I guess it's down to the fact that at the end of the day I'm just feel more at home on a four-cylinder bike. In comparison, the GSX-R was so much more sorted than the developing R7 I rode for Virgin Yamaha in 1999, and turned quicker than the YZF I won the title on three times - that bike always felt a bit lardy to muscle around.

Look at how the bikes and lap times have moved on, the boys these days are running at around a half a second of a lap quicker than my days on the Cadbury's Boost YZF750, so it was nice to still be competitive.

I guess I made the comeback because I really felt like I wanted to finish my career properly. When I went to Knockhill last season, I had every intention to go back and race this year, but then by the end of the season, I'd made my decision to quit.

But I always felt like I wanted to go back and say a farewell to the fans up there, as I felt it would be good to round off a career that started at Knockhill 20 years before.  And yes, being a Scotsman I made sure I was paid to do it, but honestly, that wasn't the prime motivator!

The major thing is that I've always had a good relationship with the people who run Knockhill. They've been good to me in the past, allowed me to test there and so on, so it's good to say farewell to them all as well as the fans.

All the support was simply mega, they had a record turnout, which although I'm sure wasn't there  just for me, were a brilliant crowd all the same. I'm not an emotional person, but I was just chuffed to bits to be there in front of them all and finish my career there.

Still, It all must have gone to my head, as despite hating throwing things away, (I've got all of my race leathers from my career), I completely lost the plot and ended up throwing three helmets into the crowd over the course of the weekend! The first one was after I'd done a couple of demo laps on my old LC race bike. It was one of my original AGV helmets from my first racing years. It was followed after the Superbike races by two brand-new ones! All I can say is that I hope whoever caught them looks after them!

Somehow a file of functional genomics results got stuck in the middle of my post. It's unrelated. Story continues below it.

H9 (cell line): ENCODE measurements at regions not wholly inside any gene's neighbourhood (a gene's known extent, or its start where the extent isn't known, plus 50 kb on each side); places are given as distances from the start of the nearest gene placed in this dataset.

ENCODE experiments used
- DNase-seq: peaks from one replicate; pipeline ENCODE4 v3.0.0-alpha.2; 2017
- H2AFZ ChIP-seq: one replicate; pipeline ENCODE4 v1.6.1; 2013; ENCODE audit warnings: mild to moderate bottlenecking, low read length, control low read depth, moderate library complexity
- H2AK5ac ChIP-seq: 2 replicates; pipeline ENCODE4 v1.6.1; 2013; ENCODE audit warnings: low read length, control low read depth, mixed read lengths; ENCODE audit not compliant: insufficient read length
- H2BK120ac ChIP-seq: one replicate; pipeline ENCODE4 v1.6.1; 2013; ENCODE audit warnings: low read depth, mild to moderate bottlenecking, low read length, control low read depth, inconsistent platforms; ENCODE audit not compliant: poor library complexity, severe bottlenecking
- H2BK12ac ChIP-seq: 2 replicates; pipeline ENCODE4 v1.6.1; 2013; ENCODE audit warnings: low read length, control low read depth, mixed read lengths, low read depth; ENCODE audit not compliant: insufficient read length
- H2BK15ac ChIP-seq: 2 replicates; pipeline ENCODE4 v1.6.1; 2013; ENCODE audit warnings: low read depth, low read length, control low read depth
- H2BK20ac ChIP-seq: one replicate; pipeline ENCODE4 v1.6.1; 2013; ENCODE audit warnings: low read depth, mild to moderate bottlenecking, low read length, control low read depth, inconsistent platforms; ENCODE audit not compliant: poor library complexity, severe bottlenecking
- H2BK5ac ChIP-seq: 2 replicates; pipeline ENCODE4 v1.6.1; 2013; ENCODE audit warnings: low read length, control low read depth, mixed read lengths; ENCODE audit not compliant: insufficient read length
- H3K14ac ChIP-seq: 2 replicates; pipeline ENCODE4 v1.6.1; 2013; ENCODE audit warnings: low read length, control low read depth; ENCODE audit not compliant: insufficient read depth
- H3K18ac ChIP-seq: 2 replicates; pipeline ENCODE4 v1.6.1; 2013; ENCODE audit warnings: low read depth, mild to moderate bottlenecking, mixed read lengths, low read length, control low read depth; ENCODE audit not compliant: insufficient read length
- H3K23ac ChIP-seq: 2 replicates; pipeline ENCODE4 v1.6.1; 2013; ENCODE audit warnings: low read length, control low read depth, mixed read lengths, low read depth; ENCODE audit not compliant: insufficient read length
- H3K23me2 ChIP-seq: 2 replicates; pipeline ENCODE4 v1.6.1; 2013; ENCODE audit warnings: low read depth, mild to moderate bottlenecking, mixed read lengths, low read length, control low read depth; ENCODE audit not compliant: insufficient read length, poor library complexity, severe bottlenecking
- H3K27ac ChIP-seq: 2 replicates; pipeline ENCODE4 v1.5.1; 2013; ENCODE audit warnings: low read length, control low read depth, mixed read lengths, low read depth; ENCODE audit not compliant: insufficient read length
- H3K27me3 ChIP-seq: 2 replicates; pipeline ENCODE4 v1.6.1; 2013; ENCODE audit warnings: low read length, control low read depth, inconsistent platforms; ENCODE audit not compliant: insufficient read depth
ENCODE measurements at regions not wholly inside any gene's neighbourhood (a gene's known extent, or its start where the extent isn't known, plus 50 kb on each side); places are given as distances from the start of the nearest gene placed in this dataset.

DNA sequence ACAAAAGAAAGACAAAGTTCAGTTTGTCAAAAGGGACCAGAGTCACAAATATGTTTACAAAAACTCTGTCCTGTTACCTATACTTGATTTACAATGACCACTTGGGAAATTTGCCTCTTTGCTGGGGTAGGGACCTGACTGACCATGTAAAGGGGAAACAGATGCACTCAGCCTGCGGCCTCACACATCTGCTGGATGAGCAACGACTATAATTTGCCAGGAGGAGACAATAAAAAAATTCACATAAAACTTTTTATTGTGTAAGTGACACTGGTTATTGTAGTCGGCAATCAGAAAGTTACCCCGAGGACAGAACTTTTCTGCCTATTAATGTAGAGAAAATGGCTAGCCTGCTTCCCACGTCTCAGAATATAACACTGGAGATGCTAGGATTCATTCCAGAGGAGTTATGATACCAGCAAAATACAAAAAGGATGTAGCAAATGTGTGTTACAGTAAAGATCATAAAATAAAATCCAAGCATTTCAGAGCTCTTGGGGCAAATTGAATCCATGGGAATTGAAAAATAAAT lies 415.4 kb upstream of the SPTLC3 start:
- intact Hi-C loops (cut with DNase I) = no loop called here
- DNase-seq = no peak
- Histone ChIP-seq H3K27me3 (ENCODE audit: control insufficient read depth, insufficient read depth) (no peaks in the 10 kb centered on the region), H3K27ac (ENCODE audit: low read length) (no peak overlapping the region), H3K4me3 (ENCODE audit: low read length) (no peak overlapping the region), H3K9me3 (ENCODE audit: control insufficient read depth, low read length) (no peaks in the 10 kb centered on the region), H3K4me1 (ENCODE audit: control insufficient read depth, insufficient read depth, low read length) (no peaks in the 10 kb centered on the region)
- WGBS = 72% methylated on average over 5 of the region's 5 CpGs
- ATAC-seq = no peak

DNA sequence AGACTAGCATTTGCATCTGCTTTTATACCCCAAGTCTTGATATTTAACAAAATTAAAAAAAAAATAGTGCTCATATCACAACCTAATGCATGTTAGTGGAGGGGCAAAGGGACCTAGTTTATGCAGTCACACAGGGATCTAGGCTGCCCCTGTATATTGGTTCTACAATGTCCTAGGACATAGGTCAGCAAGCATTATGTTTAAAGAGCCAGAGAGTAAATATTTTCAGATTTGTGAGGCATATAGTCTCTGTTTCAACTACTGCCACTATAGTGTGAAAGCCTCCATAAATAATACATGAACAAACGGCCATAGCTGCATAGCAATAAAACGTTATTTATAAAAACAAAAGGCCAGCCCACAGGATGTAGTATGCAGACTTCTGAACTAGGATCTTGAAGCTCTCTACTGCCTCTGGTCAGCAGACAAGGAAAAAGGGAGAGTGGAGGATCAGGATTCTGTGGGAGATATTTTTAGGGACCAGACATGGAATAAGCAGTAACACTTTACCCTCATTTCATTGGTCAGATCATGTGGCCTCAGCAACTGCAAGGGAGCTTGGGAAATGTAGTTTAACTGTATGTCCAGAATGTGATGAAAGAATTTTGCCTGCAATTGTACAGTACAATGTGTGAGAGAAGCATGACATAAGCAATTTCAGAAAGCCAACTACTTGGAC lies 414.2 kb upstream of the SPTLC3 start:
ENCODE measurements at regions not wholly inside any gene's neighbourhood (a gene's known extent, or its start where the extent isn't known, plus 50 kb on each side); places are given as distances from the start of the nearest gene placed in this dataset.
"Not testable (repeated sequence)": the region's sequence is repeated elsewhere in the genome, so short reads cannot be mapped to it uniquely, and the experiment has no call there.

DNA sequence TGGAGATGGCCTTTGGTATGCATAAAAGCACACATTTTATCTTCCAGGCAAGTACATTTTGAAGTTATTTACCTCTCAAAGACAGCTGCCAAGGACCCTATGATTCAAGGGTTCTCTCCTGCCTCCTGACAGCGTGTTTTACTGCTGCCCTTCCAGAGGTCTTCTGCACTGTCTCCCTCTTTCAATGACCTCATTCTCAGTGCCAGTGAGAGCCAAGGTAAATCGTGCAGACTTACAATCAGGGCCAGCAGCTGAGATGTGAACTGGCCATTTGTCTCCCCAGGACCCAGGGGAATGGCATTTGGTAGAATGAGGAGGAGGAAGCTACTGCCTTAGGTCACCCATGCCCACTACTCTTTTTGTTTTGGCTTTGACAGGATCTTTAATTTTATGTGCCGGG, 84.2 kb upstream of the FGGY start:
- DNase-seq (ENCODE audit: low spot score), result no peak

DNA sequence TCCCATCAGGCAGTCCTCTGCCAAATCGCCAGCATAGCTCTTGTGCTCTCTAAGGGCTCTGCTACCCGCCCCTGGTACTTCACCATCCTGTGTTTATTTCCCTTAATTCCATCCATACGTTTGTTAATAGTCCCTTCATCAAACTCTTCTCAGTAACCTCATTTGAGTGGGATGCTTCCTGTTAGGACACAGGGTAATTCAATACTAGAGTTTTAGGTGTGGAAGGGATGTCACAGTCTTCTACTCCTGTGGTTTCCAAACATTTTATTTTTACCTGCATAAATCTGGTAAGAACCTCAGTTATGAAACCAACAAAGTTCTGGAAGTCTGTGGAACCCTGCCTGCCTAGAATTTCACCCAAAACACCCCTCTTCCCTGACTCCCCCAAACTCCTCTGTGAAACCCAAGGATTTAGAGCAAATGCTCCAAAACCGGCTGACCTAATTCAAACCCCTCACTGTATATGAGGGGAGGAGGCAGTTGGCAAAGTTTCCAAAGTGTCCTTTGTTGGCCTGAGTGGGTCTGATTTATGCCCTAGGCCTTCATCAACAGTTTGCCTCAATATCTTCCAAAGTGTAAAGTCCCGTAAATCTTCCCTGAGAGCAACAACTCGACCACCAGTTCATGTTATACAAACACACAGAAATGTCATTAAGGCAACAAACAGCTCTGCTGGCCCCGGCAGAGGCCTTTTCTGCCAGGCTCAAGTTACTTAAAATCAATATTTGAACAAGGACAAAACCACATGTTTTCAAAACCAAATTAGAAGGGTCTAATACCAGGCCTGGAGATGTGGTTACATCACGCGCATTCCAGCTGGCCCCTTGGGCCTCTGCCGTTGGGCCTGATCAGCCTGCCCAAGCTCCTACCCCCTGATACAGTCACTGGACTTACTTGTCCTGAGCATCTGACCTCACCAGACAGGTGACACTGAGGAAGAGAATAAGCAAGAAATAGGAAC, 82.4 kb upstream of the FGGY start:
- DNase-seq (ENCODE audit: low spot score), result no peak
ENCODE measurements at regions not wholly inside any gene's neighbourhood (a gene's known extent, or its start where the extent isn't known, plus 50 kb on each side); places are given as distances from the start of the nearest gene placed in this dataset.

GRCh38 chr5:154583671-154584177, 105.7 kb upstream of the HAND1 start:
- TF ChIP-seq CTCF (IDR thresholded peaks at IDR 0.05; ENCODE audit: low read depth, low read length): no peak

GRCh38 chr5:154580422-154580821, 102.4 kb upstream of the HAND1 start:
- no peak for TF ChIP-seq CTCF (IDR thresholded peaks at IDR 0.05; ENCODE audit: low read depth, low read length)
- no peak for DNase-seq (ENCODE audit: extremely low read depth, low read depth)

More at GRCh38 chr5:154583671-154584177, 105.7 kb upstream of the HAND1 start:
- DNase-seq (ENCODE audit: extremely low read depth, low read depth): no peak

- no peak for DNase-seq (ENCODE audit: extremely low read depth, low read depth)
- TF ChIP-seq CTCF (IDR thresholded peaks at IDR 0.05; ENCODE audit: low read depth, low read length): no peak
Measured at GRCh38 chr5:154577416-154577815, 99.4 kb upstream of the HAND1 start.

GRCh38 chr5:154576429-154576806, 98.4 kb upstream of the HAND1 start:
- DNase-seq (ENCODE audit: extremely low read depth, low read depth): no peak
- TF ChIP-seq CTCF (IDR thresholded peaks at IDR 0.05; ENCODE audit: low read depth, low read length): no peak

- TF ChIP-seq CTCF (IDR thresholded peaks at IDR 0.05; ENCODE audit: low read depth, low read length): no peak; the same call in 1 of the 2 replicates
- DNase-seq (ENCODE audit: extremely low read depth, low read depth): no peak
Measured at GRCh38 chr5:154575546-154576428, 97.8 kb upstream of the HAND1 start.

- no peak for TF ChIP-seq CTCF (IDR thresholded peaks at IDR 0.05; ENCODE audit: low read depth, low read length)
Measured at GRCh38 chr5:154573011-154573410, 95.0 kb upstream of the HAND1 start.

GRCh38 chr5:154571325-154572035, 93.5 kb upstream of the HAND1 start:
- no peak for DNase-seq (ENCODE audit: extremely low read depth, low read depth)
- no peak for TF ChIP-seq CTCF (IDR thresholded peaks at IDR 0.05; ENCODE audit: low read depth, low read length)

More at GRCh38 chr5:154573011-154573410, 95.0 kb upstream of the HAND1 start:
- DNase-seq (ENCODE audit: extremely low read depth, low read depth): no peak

People were amazed that I got into those original leathers, but the secret was that I just borrowed some leather lard from Rob McElnea. He uses it when he wants to get into his old leathers, apparently... It felt a bit bizarre riding around them, no real protection and no knee-sliders.

Another blast from the past came for my wife Jan. She'd never really expected me to retire at the end of last year and has been saying over the last few months that she'd been getting quite used to having me around the house. But before Knockhill it all goes pear shaped for her, as I was suddenly back to being a grumpy old pre-race git I always was...I think she was also a bit more nervous about me going racing than she'd ever been before. She was also a bit sceptical about me making a comeback after 20 good, safe years of racing. She didn't mind me doing it, though, but told me to return to 'Planet Normal' as soon as the race was over.

All the good stuff came back to me about why I raced in the first place, without the pressure of getting the bike to work better during each session. All told I now know I've made the right decision to retire. I'll test bikes for race teams and Visordown, but my racing career is no more.

At my birthday party a couple of weeks before the race, I'd been bought one of those posing pouch things. This one was in the shape of an Elephant's face. So, you know where the trunk is? That's where you drop your old wee fella in. Despite mine not being grey with age, I'd had a few drinks and decided I had to display my new gift. Thanks to a bit of Dutch courage, I got my KTM Duke out of the garage and went for a spin around the garden, standing up on the seat so everyone could have a look at my pouch.

What followed next can only be described as 'poor throttle control' as I end up on the grass, on my arse, with my legs in the air and a sad, looking grey-haired elephant staring out at my party guests.

Considering that poor performance, perhaps I'd retired just in time...